• ships with a scraper
  • helpful assist handle
Model MA-CIS-12 Inches Pan
Weight 8.6 pounds
Rating 4.2 / 5.0

3. Elysian Kitchen

The Elysian Kitchen retains heat extremely well, so your food will get cooked evenly — and it will stay warm for a while if you leave it to sit in the pan. This makes it a smart choice for camping, as it can turn an uneven fire into the perfect cooking surface.
  • good budget option
  • completely flat on bottom
  • ideal for baking
Brand Elysian Kitchen
Model EK0002
Weight 8.1 pounds
Rating 5.0 / 5.0

2. Lodge Bundle

You can cook an entire meal with the 3-piece Lodge Bundle. The pans range from 8-12 inches, so you can prepare a New York strip and a couple of sides to go with it at the same time, or you can create a few sauces, if that's your thing.
  • great value for the price
  • all pieces heat foods evenly
  • very little sticks to the surfaces
Brand Lodge
Model pending
Weight 18 pounds
Rating 4.7 / 5.0

1. Henley Kitchen 12"

The Henley Kitchen 12" comes with a stainless steel cleaning pad, enabling you to finally dislodge last week's scrambled eggs. It's the perfect size for creating large meals without taking up your entire stove, giving you room to cook other dishes at the same time.
  • ideal for making bacon
  • includes detailed care instructions
  • notched sides for easy pouring
Brand Henley Kitchen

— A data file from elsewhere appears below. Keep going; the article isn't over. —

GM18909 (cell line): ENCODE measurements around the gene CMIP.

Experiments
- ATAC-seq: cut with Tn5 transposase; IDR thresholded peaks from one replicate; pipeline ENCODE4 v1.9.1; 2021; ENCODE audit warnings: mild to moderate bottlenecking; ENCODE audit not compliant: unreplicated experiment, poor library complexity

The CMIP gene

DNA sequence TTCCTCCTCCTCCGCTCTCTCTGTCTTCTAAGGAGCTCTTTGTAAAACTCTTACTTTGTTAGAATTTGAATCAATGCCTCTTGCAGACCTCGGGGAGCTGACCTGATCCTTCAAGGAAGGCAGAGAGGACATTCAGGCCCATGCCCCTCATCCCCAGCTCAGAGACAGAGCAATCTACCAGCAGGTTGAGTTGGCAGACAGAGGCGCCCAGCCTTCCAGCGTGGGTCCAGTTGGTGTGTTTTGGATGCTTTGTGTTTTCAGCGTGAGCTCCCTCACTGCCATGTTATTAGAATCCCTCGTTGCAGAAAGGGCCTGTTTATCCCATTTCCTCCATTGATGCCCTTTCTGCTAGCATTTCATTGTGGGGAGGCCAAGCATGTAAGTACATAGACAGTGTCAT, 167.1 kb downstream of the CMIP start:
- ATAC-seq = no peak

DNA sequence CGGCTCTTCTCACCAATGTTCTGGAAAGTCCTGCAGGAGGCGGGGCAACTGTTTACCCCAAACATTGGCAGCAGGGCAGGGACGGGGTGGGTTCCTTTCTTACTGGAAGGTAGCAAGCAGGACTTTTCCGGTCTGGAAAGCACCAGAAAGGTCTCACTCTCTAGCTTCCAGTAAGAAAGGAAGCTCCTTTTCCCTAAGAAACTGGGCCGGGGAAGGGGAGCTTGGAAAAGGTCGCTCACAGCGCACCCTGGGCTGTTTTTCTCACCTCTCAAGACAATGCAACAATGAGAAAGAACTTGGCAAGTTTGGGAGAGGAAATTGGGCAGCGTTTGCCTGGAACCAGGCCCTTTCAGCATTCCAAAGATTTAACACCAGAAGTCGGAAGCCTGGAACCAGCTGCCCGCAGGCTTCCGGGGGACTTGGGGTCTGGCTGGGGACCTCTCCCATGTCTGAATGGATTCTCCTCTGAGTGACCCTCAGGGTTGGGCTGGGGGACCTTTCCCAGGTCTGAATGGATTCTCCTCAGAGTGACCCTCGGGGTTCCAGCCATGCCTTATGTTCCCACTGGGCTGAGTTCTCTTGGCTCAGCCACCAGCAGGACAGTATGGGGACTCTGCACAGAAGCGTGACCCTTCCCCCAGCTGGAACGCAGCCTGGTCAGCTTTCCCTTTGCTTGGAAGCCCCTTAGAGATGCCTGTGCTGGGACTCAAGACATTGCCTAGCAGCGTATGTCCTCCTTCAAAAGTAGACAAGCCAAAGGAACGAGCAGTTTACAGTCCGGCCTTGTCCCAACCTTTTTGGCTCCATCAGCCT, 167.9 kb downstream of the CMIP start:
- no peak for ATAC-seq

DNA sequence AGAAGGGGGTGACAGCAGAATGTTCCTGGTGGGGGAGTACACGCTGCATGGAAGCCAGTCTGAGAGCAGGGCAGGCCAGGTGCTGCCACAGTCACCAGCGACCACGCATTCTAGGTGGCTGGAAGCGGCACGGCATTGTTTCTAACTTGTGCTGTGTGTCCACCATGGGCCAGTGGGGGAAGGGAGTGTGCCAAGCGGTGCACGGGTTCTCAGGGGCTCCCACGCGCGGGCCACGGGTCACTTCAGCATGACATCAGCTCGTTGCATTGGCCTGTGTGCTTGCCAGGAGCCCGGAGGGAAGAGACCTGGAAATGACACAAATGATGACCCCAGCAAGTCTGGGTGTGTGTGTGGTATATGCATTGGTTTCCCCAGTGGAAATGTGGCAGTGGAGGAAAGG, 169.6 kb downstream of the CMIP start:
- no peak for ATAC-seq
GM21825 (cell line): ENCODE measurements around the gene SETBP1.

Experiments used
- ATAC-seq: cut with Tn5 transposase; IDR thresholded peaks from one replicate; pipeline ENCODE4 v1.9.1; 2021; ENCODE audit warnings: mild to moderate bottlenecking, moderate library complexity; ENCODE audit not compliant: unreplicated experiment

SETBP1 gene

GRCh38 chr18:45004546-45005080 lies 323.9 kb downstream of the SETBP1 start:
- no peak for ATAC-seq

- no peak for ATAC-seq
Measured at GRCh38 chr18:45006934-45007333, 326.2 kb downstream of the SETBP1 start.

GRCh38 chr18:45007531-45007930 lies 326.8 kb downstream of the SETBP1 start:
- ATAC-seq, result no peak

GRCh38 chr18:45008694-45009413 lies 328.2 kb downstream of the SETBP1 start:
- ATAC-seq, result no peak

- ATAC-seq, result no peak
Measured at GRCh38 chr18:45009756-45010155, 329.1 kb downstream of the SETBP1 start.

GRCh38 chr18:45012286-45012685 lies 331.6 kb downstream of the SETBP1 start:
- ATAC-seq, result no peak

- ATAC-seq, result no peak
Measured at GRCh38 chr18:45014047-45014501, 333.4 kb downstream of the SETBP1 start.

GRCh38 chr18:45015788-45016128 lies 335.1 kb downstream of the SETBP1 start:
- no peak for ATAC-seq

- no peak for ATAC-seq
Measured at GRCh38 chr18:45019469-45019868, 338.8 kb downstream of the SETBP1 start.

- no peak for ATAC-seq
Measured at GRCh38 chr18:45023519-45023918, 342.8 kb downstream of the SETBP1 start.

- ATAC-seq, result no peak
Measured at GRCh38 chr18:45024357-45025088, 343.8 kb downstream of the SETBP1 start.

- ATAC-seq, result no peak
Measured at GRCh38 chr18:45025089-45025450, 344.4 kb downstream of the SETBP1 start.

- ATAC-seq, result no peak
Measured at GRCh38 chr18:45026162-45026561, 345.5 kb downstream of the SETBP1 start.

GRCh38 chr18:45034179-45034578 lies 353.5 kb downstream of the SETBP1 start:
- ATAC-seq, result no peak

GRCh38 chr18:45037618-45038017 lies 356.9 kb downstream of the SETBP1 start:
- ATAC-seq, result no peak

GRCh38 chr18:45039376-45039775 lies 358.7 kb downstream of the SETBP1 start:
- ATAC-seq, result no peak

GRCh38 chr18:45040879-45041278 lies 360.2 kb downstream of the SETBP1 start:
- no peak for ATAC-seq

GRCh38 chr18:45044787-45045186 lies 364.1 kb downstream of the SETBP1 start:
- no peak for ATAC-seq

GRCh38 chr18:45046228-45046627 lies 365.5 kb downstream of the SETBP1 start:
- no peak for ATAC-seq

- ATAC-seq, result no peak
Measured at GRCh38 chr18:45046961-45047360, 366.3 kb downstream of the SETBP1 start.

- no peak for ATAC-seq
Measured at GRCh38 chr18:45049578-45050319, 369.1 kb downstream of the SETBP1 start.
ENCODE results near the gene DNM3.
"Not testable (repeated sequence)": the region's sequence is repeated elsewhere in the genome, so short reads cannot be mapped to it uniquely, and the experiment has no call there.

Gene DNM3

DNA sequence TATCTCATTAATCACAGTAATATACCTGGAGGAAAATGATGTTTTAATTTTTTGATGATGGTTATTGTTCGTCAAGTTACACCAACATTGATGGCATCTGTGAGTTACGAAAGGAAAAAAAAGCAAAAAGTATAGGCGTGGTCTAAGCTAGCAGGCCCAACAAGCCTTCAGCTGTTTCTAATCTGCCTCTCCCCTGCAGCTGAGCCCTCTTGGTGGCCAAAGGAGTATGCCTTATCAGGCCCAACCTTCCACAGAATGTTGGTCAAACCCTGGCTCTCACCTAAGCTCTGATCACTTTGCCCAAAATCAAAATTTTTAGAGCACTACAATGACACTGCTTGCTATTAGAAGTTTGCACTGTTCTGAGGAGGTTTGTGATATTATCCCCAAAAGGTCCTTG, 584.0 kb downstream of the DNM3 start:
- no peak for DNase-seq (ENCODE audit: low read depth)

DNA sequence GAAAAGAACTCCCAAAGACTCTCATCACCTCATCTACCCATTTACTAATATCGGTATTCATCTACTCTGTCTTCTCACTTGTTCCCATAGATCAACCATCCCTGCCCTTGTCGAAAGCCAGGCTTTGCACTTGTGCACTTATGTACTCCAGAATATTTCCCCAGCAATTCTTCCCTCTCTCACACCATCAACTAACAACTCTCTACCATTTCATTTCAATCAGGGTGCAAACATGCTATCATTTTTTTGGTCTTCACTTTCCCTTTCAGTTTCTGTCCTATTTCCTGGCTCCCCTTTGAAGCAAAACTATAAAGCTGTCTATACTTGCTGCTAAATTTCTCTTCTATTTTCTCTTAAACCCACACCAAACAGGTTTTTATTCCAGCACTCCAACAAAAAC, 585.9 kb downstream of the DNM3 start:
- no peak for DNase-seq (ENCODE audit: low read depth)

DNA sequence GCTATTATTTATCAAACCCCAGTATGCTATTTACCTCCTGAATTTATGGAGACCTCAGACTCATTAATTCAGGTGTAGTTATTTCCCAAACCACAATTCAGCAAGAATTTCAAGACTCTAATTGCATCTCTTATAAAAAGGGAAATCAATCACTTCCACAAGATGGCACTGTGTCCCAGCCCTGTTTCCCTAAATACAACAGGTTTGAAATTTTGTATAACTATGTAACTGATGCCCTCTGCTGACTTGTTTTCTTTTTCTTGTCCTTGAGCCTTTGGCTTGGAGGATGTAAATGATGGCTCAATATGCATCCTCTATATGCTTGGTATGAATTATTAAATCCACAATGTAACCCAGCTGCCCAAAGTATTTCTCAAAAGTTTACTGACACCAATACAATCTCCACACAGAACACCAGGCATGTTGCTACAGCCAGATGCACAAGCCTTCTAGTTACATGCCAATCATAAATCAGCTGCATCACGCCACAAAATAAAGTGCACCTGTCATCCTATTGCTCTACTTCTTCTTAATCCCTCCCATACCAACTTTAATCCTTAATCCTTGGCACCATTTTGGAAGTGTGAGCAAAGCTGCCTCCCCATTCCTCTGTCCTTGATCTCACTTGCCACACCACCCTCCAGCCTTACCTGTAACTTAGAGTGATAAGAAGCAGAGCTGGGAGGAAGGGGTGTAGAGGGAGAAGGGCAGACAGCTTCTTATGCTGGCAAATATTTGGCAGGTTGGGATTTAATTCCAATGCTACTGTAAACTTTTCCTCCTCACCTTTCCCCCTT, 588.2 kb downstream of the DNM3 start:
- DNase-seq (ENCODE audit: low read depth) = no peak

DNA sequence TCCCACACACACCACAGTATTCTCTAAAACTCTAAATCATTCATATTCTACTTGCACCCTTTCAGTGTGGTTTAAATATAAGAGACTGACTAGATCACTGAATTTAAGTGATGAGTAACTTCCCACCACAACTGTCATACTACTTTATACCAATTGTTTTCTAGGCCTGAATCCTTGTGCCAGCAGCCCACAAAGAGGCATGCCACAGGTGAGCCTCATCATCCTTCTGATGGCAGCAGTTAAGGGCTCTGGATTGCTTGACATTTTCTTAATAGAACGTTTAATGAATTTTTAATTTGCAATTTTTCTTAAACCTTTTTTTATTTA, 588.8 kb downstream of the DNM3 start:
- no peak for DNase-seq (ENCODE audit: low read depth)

Model SYNCHKG112396
Weight 8.3 pounds
Rating 4.7 / 5.0

Takes The Heat And Keeps On Going

Whether you consider yourself the family cook, a professional chef, or even a restaurateur, the kitchen is your castle of creation. The best chefs often have the most durable and modern kitchenware and appliances that are reliable, easy to use, and bring your food to life. No kitchen is complete without dependable ovens, cooking utensils, and various tools for searing, baking, frying, and preparing elaborate meals and dishes. Inexpensive, stick-resistant, and rugged durability are three integral qualities for getting the most out of your cookware. That said, a cast iron skillet is an example of all these qualities.

Unlike a sauté pan with its tall and vertical sides, the cast iron skillet is a flat-bottomed, multipurpose pan with a long handle and shallow sides that flare outward at an angle. One of its biggest advantages is its weight. Cast iron is not a good conductor of heat, which means that it takes longer to warm up and cool down than other types of pans. Its weight allows it to maintain very high temperatures for extended periods of time, making the skillet an excellent tool for searing and frying foods at very high temperatures.

Just the same, the skillet can be used to simmer your foods (i.e. lamb chops or steak) at a consistently low temperature. There is less of a restriction on the maximum temperature that can be reached with a cast iron skillet. It easily withstands temperatures up to five hundred degrees Fahrenheit. Even if you plan to use it over an outdoor campfire, it can take the heat.

Seasoning is an important factor to the quality and maintenance of a cast iron skillet. By seasoning in this context, we don't mean using salt and spices, but rather, some type of animal fat or cooking oil to form a nonstick coating. When oil seeps into the surface of a cast iron skillet, it eliminates any microscopic roughness on the metal that would otherwise cause food to cling to it. This process creates a stick-resistant surface.